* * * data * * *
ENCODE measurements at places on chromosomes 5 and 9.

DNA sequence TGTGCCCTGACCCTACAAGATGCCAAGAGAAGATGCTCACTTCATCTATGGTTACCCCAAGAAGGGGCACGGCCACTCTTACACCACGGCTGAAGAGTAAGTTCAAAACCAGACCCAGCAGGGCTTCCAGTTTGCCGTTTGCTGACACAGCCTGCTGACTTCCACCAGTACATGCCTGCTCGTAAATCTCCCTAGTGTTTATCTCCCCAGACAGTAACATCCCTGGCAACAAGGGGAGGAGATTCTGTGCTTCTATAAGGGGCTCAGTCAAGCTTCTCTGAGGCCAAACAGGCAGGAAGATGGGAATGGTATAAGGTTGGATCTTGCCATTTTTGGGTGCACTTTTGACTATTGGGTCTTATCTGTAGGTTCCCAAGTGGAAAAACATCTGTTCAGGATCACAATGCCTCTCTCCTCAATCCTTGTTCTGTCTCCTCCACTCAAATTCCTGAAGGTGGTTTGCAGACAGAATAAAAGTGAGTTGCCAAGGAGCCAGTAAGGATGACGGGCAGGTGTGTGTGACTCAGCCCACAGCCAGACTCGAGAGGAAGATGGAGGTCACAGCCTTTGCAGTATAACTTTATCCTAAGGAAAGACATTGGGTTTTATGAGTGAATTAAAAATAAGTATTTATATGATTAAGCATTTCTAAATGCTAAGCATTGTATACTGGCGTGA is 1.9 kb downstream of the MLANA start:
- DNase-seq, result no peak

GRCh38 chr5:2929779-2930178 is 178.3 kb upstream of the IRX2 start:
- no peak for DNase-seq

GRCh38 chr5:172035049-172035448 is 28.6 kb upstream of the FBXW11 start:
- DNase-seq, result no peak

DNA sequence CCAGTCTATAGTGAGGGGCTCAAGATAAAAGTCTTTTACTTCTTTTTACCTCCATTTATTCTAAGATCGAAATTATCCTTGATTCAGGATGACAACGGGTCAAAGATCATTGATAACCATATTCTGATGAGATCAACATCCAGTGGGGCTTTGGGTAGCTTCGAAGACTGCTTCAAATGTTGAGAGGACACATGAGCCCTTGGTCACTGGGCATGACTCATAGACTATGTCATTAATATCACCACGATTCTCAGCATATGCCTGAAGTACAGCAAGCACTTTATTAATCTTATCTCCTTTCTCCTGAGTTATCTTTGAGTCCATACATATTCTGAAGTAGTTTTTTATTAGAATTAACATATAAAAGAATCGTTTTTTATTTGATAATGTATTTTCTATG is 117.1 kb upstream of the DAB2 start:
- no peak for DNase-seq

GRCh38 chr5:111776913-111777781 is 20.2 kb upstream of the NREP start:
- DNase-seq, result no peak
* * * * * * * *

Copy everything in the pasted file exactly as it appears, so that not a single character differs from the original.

ENCODE measurements at places on chromosomes 5 and 9.

DNA sequence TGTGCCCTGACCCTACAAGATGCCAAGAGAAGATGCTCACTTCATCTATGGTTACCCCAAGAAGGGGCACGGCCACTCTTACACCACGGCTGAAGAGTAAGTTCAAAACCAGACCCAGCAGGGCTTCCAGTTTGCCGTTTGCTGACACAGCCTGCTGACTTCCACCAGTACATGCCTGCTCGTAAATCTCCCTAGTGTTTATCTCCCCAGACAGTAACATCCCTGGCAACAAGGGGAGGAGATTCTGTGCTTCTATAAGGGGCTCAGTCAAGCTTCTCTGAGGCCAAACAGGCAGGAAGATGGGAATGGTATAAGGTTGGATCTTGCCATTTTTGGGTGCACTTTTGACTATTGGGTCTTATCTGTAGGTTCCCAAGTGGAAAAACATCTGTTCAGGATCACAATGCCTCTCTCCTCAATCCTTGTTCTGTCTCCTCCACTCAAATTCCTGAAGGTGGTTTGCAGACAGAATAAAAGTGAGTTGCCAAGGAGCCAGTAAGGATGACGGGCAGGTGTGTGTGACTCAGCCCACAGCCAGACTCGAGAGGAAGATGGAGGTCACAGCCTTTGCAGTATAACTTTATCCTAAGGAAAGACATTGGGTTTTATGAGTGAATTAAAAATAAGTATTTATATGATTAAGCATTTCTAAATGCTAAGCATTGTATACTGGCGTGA is 1.9 kb downstream of the MLANA start:
- DNase-seq, result no peak

GRCh38 chr5:2929779-2930178 is 178.3 kb upstream of the IRX2 start:
- no peak for DNase-seq

GRCh38 chr5:172035049-172035448 is 28.6 kb upstream of the FBXW11 start:
- DNase-seq, result no peak

DNA sequence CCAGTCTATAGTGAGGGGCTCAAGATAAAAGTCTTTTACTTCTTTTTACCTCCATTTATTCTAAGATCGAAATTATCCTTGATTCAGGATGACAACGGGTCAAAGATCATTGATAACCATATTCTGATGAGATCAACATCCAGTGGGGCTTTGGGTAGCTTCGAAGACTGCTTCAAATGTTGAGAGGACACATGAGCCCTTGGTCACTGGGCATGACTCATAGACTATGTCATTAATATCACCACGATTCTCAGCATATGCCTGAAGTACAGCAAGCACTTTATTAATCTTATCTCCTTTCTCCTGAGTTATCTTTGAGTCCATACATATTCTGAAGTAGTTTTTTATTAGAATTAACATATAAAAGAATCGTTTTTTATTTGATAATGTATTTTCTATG is 117.1 kb upstream of the DAB2 start:
- no peak for DNase-seq

GRCh38 chr5:111776913-111777781 is 20.2 kb upstream of the NREP start:
- DNase-seq, result no peak